In this article, I lay out a conception of hell as infinite, progressive, and asymptotic in an attempt to offer a Biblical picture that rebuts the above aversions.7 I present the hell as a place of infinite duration for people who are progressively moving further and further from their true existence as subsistence in God, which can be viewed as asymptotic in the same way that the saints8 progressively move closer and closer to God in eternal communion with him in heaven. To do this, I rely on Jonathan Edwards’s notion that hell is understandable when we consider the gravity of sin9 and seek to develop his teaching by synthesizing it with Christopher Woznicki’s concept of the asymptotic nature of sin and sanctification.10 The goals of this article are threefold as they are presented in its respective sections. First, I provide an extrapolation of the reprobate in hell. Second, I rebut some universalist arguments against eternal hell. Third, I provide a potential explanation for the necessity of hell over against the universalist claim that it is unnecessary.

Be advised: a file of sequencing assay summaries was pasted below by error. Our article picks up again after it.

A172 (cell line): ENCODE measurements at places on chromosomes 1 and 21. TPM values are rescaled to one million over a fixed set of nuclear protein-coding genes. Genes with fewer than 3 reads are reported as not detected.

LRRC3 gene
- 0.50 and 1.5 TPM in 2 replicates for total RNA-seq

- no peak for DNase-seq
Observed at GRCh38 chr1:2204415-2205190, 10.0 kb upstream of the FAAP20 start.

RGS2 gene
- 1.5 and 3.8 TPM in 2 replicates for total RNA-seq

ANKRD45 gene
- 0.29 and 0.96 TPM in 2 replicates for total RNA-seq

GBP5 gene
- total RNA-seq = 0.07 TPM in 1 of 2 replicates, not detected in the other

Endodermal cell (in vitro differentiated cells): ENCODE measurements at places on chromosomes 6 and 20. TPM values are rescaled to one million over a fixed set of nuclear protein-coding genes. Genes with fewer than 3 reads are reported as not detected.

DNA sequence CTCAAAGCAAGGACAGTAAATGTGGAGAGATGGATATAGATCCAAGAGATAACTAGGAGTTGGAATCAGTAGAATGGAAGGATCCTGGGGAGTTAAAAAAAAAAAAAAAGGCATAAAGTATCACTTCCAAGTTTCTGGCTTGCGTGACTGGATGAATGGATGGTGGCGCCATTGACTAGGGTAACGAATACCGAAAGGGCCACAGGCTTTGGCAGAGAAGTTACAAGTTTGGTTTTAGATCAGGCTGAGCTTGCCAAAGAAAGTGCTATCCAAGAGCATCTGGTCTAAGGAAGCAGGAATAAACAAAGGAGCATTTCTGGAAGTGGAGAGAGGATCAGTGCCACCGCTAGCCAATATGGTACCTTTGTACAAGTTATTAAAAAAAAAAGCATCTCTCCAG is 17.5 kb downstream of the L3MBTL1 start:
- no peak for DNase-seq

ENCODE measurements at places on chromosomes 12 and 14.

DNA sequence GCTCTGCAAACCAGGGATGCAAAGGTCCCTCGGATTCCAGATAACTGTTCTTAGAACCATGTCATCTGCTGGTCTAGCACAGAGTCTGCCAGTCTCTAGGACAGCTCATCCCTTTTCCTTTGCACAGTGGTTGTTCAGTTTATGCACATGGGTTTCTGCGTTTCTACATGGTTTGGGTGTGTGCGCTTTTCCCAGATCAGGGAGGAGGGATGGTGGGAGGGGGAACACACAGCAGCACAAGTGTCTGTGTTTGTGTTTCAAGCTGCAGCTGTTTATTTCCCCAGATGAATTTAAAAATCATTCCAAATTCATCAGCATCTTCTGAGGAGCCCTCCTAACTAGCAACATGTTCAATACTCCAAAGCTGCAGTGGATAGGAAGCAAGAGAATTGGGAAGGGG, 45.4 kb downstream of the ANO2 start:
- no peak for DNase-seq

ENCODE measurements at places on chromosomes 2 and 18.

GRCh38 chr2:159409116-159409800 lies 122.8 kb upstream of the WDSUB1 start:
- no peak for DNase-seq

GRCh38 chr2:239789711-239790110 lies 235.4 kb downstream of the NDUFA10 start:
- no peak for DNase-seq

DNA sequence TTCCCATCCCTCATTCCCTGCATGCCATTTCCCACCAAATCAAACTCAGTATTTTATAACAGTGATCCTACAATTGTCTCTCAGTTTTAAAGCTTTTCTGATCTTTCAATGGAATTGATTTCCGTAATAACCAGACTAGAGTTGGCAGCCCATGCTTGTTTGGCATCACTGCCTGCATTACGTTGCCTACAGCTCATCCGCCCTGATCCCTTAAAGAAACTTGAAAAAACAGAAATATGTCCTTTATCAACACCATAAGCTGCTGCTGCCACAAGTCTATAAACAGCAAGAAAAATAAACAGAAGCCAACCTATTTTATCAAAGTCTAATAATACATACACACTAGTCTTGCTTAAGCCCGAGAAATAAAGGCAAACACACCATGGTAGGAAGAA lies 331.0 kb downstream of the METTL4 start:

1. The State of the Reprobate in Hell
The next four subsections will offer different lenses through which we might conceive of the reprobate in hell. These various facets will be combined in order to help us better understand how it is just for God to eternally punish the reprobate. This is a sobering and difficult topic. The language used below is not intended to brush over the severity and hellishness of hell. Rather, it is employed to help us better articulate what hell is, so that others might avoid it in the strong arms of Christ.